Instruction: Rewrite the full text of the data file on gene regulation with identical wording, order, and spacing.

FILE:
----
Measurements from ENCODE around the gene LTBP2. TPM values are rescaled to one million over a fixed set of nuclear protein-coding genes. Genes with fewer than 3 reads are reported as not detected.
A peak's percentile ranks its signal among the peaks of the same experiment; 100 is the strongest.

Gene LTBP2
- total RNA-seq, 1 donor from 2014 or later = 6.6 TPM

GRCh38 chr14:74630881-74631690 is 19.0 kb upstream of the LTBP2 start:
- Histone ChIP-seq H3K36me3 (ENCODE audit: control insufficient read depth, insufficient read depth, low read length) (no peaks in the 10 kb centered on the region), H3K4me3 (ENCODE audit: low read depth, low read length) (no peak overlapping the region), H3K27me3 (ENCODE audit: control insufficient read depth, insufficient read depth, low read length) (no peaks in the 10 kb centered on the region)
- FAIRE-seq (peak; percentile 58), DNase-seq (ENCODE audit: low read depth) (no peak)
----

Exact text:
Measurements from ENCODE around the gene LTBP2. TPM values are rescaled to one million over a fixed set of nuclear protein-coding genes. Genes with fewer than 3 reads are reported as not detected.
A peak's percentile ranks its signal among the peaks of the same experiment; 100 is the strongest.

Gene LTBP2
- total RNA-seq, 1 donor from 2014 or later = 6.6 TPM

GRCh38 chr14:74630881-74631690 is 19.0 kb upstream of the LTBP2 start:
- Histone ChIP-seq H3K36me3 (ENCODE audit: control insufficient read depth, insufficient read depth, low read length) (no peaks in the 10 kb centered on the region), H3K4me3 (ENCODE audit: low read depth, low read length) (no peak overlapping the region), H3K27me3 (ENCODE audit: control insufficient read depth, insufficient read depth, low read length) (no peaks in the 10 kb centered on the region)
- FAIRE-seq (peak; percentile 58), DNase-seq (ENCODE audit: low read depth) (no peak)